SharePoint Online Column Formatting

SharePoint Online column formatting was announced at Ignite and is now available in production. The column formatting feature allows SharePoint site owners to control the display of fields in a SharePoint view including conditional formatting, applying formatting based on a date range, creating clickable actions, some visualizations (such as a status bar), and the use of some pre-defined icons.

At a high level here are some of the advantages and disadvantages of the current column formatting functionality.


  • JSON is a very well supported industry standard format in the enterprise developer space. Many tools and text editors provide support for this format.
  • Has features which can replace some or all of the view customization that was previously available in SharePoint designer.
  • Achieves custom field display and keeps SharePoint out of the box.
  • Works with modern lists and libraries.


  • No custom code. Developers looking for a more high end solution with custom code would want to look at the SharePoint Framework Field Customizer extensions.
  • I can see some potential governance issues. It’s similar to the script editor web part – all site owners have access to use it.
  • JSON and CSS are not ‘user friendly’ by any means.
  • Doesn’t work in SharePoint ‘classic’ mode.

For my example, I will add column formatting to an out of the box SharePoint custom list to highlight a couple different status values. I will be providing the steps to create this solution, for a more detailed walkthrough of how column formatting works and how you can create your own solutions, see the Microsoft article in the reference section.

1. Add a new custom list to your SharePoint site. From the settings menu (gear icon) click the ‘add an app’ menu item.

Then select the custom list app.

You can provide a name for the tasks list such as ‘List with Formatting’, then click the ‘create’ button.

2. Add a Status column with formatting. After the last step your screen should be open to the site contents screen. Open the task list by clicking the link for the list from the site contents screen.

Then with the list open click the settings menu and the List Settings menu item.

Scroll down to the columns section and click the ‘create column’ link.

Next, for the column name, type in Status. For the type select choice.

Next add two choice values: ‘No Issues’ and ‘Requires Attention’.

Now scroll down to the bottom of the screen. You will see a new textbox that allows us to put in the column formatting.

Below I have a listing of the JSON for the formatting we will use. Copy this text and paste it into the column formatting box shown above.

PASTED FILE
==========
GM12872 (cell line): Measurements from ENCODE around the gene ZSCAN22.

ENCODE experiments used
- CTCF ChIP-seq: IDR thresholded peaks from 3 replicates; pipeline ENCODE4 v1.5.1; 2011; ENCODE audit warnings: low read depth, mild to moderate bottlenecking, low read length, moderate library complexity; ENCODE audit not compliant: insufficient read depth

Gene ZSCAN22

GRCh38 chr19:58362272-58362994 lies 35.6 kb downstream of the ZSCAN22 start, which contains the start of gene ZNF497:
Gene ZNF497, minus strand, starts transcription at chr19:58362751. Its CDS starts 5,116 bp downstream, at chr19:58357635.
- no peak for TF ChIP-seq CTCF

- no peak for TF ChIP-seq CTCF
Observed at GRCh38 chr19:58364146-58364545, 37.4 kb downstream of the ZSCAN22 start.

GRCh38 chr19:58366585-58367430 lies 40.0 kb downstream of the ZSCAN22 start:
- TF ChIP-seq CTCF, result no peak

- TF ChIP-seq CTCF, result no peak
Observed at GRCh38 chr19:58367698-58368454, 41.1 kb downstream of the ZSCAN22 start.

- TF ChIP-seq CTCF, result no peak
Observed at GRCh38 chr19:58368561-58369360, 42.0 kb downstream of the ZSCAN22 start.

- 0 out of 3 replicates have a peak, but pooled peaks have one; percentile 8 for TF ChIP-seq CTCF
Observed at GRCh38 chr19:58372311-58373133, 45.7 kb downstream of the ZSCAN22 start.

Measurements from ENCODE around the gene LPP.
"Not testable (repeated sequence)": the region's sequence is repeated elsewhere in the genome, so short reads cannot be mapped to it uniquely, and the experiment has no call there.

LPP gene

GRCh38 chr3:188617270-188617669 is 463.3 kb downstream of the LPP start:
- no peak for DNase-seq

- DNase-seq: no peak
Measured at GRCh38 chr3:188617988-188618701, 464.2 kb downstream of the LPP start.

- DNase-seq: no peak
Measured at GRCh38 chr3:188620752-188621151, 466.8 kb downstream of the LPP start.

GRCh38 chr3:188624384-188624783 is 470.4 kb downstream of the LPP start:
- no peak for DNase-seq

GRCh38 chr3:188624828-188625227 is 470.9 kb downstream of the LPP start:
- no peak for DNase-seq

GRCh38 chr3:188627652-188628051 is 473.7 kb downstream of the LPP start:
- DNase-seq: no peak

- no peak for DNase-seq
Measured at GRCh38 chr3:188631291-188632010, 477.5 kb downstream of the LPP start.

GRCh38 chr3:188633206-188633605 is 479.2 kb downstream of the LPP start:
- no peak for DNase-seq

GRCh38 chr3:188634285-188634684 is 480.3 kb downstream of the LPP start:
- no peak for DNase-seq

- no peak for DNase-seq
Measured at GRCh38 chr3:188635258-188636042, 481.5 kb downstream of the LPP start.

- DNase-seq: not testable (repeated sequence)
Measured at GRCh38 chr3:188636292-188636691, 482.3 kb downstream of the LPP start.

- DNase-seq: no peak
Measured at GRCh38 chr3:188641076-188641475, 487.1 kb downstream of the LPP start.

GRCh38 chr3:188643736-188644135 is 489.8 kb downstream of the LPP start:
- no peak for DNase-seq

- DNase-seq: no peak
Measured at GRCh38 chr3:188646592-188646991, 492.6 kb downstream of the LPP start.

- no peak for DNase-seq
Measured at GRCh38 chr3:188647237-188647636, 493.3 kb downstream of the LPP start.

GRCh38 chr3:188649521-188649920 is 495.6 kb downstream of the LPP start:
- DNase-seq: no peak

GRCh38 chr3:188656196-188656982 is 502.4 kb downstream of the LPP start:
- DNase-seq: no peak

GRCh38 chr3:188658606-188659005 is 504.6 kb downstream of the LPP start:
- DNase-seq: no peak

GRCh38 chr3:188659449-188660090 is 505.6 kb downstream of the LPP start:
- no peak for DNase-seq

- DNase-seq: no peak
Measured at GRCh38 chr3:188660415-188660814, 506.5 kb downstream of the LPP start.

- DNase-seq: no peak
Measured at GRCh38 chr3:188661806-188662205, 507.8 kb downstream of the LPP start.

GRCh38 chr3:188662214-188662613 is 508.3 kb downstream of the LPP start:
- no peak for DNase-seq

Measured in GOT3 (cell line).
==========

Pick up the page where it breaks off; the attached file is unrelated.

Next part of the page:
Finally click the ‘ok’ button to save the new column with its formatting.

3. Add some test data and view the results. Add 2 new items – set the status to ‘No Issues’ for the first one and ‘Requires Attention’ for the second one.

After the two items are added, lets see how it looks.

From the role of an enterprise developer or system administrator, I would like this feature. JSON and CSS classes are very mainstream skills for modern web developers. The ability to add column formatting to a list or library without the need to create a complete app or SharePoint framework solution is appealing.

From the perspective of a regular site owner, I would be frustrated with this feature. All site owners would have access to the column formatting, but setting up column formatting, especially the more complex scenarios gets technical very quickly. Even for the example in this post, I needed to utilize VS Code so I could match up all of the opening and closing brackets and parenthesis. I think this level of complexity puts this feature out of the reach of most site owners outside of the IT / Developer areas.

From the role of someone who sets SharePoint governance, this feature may be a source of problems. Administrators currently don’t have the ability to deactivate this feature. For many organizations, this would be a nice feature for administrators and developers but would be something I would want to restrict for regular site owners. At a minimum from a governance perspective you would need to set a direction on this feature – can site owners use this feature on their own or should it only be used by the administrators and developers supporting SharePoint for their organization.

My final verdict is a bit mixed, I like what we can do with this feature, especially for technical people such as IT pros and developers. But JSON and CSS is not something accessible to most site owners, and the lack of controls to restrict who can do column formatting does create a potential governance issue.

I would like to see this feature mature a bit further. Additional controls as to who can do column formatting (governance controls) and some more user-friendly wizards for regular site owners. Something similar to conditional formatting in Excel that saves the JSON behind the scenes would be a great addition.

Use Column Formatting to Customize SharePoint